12. Lake, B. G. 1984. Investigations into the mechanism of coumarin-induced hepatotoxicity in the rat. Arch. Toxicol., Suppl. 7:16–29.Google Scholar
  13. Magida, P. 1984. Mexican vanilla poses unsafe risk of poison. Chicago Tribune, 21 March, sect. 7, p. 4B.Google Scholar
  14. Martin, G. E., J. F. Feeny, and F. P. Scaringelli. 1964. Determination of vanillin and ethyl vanillin by gas-liquid chromatography. J. Assoc. Off. Agric. Chem. 47:561–562.Google Scholar
  15. Merat, E., and J. Vogel. 1976. Quelques considérations sur les méthodes spectrometriques de dosage des constituants d’arômes de vanille. Mitt. Geb. Lebensmitteluntersuch. Hyg. 67:438–447.Google Scholar
  16. O’Reilly, R. 1980. Anticoagulant, antithrombotic, and thrombolytic drugs.In A. G. Gilman, L. Goodman, and A. Gilman, eds., The pharmacological basis of therapeutics, 6th ed, p. 1353. Macmillan, New York.Google Scholar
  17. Rother, R. 1885. Tincture of vanilla. Amer. J. Pharm. October 1885:500-502.Google Scholar
  18. Schlack, J., and J. Dicecco. 1974. Gas-liquid Chromatographie quantitative determination of vanillin and ethyl vanillin in foods. J. Assoc. Off. Agric. Chem. 57:329–331.Google Scholar
  19. Sengupta, P., A. R. Sen, A. Bose, and T. V. Mathew. 1973. Detection of coumarin in vanilla flavoured food by TLC. Res. & Industr. (New Delhi) 18:96–97.Google Scholar
  20. Sullivan, G. 1981a. Examination of Mexican vanilla extracts for coumarin adulteration: Part I. Veterin. Human Toxicol. 23:89–91.Google Scholar
  21. — 1981b. Examination of Mexican vanilla extracts for coumarin adulteration: Part II. Veterin. Human Toxicol. 23:161–163.Google Scholar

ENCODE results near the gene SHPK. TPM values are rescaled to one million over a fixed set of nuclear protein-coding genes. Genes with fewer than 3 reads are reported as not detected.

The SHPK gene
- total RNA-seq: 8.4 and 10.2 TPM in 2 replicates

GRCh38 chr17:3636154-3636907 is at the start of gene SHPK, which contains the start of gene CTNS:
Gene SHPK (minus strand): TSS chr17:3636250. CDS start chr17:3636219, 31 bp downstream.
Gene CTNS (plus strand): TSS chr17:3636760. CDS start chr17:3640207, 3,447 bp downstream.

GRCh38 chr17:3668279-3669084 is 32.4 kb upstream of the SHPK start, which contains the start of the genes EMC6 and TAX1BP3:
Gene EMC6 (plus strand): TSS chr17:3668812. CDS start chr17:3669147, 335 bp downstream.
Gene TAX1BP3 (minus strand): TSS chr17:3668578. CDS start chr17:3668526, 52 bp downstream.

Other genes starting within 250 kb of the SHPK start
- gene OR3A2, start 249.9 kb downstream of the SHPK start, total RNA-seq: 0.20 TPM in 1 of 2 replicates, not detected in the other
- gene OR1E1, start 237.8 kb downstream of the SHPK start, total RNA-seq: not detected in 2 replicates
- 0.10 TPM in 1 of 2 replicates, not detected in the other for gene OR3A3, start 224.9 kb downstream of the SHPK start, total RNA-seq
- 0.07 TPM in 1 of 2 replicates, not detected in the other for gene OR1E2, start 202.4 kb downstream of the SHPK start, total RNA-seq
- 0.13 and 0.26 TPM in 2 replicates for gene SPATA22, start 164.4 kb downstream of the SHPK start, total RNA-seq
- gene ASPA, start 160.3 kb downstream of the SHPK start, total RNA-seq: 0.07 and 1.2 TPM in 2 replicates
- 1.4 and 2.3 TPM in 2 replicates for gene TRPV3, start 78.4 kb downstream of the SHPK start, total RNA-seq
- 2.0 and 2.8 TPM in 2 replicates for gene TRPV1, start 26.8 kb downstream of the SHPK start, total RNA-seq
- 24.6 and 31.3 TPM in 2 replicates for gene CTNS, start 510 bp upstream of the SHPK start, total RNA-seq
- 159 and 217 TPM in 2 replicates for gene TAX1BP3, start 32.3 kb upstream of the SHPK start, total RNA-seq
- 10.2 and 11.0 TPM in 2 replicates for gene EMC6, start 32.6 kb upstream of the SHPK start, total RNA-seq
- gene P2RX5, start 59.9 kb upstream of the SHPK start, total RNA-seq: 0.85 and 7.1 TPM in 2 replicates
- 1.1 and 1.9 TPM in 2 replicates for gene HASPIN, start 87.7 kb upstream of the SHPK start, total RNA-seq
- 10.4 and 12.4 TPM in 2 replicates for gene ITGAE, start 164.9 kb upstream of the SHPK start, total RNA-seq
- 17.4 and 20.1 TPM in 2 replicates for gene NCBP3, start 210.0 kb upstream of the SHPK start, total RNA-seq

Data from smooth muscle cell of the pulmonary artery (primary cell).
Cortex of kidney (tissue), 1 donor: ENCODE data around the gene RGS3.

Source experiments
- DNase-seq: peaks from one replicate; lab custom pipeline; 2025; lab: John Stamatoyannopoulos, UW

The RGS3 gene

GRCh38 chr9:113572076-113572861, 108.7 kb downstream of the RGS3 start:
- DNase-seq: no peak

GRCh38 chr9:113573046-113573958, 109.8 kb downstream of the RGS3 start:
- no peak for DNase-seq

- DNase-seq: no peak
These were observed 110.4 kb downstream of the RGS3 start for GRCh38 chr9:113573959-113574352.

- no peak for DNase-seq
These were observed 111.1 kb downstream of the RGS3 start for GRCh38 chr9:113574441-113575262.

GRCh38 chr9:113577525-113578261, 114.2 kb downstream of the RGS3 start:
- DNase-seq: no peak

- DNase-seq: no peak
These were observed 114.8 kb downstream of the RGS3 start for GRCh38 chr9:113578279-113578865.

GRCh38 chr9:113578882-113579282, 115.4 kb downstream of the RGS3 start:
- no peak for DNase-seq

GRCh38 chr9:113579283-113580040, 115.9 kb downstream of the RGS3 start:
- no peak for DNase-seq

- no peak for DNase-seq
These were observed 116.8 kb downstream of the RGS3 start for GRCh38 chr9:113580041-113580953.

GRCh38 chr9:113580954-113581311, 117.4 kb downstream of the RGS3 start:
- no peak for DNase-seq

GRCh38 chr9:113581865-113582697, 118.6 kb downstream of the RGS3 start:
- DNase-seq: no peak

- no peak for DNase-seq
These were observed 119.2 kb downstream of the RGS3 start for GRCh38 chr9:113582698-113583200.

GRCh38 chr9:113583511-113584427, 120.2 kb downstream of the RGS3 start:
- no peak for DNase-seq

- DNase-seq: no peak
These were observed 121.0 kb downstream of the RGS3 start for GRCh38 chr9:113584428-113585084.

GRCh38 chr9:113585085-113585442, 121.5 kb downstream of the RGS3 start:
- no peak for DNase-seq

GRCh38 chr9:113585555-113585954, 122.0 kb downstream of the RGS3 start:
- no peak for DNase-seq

22. — 1981c. Examination of Mexican vanilla extracts for coumarin adulteration: Part III-Quantitative determination of coumarin. Veterin. Human Toxicol. 23:249–251.Google Scholar
  23. — 1982. Occurrence of umbelliferone in the seeds ofDipteryx odorata (Aubl.) Willd. J. Agric. Food Chem. 30:609–610.CrossRefGoogle Scholar
  24. — 1984. Major aromatic constituents in Mexican vanilla extracts. Texas J. Sei. 36:17-23. Vande Casteele, K., H. Geiger, and C. Van Sumere. 1983. Separation of phenolics (benzoic acids, cinnamic acids, phenylacetic acids, quinic acid esters, benzaldehydes and acetophenones, miscellaneous phenolics) and coumarins by reversed-phase high-performance liquid chromatography. J. Chromatogr. 258:111–124.Google Scholar
  25. Vanhaelen, M., and R. Vanhaelen-Fastré. 1980. High-performance liquid, gas-liquid and thin-layer chromatography of naturally occurring flavonoids, phenolics, and related compounds. J. Chromatogr. 187:255–260.CrossRefGoogle Scholar
  26. Ximenez, F. 1615. Cuatro libros de la naturaleza, y virtudes de las plantas, p. 33–35. Casa de la Viuda de Diego López Daualos, Mexico.Google Scholar

Copyright information

© New York Botanical Garden, Bronx, NY 10458 1987

Authors and Affiliations

  • Robin J. Marles
  • CÉsar M. Compadre
  • Norman R. Farnsworth
    • 1
  1. 1.Department of Medicinal Chemistry and Pharmacognosy, and Program for Collaborative Research in the Pharmaceutical Sciences, College of PharmacyUniversity of Illinois at ChicagoChicago

Personalised recommendations